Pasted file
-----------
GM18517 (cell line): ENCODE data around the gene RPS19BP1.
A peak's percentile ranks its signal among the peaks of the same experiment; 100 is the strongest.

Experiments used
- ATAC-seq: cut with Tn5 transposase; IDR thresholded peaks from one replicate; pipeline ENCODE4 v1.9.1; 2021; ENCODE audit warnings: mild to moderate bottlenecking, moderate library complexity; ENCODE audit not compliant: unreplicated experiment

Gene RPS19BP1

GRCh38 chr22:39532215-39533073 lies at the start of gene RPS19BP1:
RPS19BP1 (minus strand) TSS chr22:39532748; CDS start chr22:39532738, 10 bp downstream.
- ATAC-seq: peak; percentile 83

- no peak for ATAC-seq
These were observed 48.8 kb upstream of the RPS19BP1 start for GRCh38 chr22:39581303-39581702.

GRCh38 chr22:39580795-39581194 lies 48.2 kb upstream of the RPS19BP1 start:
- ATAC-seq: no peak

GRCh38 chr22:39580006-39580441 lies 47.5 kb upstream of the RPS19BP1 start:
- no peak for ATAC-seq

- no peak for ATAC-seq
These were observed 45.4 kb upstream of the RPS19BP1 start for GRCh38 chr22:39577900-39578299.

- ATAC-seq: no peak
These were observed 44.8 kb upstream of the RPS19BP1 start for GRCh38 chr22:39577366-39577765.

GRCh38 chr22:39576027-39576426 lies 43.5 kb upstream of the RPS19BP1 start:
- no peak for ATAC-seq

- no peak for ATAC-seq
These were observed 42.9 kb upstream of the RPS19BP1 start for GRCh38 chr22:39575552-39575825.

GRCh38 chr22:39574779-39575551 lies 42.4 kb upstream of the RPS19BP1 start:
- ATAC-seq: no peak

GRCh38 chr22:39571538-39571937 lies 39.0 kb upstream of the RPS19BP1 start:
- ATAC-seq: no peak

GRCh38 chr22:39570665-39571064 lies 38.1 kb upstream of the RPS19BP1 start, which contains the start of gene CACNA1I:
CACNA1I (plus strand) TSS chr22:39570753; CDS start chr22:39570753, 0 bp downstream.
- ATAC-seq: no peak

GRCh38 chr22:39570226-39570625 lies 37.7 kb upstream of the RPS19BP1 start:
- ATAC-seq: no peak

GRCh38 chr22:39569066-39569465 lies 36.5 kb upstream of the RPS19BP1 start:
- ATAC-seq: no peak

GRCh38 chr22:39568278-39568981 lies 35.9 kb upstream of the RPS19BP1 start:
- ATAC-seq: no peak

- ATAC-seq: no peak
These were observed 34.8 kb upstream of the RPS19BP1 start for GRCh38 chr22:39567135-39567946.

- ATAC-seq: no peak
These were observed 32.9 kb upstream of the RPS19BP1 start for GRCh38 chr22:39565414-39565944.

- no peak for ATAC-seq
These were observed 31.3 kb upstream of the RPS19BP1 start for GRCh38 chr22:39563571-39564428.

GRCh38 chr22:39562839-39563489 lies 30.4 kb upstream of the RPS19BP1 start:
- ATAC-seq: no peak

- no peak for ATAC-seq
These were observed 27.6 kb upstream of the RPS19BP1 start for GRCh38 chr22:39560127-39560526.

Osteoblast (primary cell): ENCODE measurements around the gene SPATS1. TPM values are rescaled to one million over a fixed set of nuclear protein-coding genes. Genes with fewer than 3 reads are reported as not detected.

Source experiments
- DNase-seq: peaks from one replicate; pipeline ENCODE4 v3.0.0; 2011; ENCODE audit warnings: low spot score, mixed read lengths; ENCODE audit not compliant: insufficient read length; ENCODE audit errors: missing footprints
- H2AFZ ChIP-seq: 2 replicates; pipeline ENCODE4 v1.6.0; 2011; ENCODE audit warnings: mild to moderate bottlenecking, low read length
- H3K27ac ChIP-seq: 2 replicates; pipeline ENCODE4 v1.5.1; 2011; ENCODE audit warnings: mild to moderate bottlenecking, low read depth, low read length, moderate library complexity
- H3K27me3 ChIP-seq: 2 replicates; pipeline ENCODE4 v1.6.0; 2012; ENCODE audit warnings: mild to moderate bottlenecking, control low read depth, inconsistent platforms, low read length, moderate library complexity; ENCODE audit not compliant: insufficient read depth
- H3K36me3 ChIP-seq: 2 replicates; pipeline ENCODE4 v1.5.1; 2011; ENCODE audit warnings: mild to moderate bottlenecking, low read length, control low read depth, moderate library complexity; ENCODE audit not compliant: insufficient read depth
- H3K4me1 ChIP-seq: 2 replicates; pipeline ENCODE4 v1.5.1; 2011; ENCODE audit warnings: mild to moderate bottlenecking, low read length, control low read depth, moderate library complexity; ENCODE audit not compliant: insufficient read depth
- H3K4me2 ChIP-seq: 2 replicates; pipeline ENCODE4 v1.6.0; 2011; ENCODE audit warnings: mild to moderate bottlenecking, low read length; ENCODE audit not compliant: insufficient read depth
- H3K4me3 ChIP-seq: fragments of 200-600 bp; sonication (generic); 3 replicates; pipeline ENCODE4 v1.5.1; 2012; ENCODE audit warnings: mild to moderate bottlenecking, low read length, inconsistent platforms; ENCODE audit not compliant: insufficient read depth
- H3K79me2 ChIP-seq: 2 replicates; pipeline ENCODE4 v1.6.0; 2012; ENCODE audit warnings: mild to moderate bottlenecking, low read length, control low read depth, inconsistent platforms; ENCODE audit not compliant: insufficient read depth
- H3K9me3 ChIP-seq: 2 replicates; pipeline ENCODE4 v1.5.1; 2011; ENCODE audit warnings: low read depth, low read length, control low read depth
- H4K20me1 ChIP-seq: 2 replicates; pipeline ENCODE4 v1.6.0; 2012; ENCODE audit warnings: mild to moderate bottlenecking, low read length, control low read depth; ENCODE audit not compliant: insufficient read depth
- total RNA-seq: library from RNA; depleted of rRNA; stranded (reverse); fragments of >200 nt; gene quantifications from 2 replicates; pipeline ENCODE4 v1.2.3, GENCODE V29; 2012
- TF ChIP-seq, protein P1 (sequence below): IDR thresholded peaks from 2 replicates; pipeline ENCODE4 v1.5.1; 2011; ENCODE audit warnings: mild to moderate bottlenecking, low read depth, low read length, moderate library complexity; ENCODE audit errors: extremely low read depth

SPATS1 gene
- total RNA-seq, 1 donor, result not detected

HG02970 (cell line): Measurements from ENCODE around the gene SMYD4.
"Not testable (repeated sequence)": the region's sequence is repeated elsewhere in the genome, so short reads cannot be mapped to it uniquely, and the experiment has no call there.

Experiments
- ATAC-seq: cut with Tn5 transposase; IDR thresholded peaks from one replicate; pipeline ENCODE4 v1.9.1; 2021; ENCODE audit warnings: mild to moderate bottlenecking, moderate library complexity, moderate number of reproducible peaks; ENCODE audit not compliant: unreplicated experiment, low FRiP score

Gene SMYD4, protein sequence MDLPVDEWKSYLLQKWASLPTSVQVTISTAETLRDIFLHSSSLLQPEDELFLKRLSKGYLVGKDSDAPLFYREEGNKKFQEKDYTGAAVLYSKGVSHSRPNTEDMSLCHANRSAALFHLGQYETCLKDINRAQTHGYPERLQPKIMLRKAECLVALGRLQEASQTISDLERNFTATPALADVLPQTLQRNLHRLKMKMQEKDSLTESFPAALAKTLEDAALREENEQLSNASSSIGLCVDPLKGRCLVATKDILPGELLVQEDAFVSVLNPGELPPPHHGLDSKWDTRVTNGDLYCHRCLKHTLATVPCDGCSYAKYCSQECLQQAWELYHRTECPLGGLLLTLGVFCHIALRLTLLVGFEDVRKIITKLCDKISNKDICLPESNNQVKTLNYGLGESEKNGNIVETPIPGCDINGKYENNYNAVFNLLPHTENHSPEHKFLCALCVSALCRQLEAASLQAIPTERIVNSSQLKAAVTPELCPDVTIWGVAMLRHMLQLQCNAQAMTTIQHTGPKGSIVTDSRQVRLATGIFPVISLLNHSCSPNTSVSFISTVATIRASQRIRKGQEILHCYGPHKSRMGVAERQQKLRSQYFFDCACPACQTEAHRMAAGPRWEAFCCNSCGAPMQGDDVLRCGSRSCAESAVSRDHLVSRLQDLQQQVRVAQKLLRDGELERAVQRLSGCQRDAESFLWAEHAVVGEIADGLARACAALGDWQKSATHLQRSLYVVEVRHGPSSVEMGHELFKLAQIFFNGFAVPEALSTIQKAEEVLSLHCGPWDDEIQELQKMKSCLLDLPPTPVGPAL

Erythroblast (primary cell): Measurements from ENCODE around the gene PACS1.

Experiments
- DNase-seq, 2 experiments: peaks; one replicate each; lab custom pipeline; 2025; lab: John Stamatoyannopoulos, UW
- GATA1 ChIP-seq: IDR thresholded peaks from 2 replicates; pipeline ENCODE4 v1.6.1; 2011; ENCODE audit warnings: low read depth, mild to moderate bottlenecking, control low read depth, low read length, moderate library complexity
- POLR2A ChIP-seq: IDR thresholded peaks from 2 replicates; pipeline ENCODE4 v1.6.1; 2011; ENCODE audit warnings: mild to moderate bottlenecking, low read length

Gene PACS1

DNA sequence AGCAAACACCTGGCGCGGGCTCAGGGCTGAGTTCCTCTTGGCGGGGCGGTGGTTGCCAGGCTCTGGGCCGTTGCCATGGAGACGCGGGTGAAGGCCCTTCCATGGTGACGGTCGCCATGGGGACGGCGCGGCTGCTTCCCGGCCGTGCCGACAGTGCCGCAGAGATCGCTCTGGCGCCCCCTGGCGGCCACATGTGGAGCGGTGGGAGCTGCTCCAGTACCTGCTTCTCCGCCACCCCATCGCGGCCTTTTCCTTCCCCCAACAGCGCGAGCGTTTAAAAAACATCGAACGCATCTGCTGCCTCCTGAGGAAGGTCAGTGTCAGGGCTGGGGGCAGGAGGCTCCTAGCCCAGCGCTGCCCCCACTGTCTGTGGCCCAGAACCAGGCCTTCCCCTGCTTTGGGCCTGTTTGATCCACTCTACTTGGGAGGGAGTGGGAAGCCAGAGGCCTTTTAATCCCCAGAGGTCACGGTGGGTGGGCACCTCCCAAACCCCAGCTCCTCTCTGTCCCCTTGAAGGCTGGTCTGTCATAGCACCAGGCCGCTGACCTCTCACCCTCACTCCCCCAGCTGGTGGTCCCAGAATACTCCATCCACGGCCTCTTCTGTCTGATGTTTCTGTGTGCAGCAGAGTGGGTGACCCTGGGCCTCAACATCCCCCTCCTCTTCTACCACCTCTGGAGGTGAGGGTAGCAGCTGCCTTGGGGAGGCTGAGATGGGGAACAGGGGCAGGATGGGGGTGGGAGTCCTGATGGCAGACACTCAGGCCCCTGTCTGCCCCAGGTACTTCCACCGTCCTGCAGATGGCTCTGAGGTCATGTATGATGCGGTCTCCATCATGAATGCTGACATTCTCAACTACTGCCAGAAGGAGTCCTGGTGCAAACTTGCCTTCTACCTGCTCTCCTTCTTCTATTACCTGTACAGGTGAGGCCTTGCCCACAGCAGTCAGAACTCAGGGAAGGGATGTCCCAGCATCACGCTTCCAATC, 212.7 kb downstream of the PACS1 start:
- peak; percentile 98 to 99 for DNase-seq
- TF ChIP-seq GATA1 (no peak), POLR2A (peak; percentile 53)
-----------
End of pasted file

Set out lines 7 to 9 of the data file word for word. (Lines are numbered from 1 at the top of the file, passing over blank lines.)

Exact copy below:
RPS19BP1 (minus strand) TSS chr22:39532748; CDS start chr22:39532738, 10 bp downstream.
- ATAC-seq: peak; percentile 83

- no peak for ATAC-seq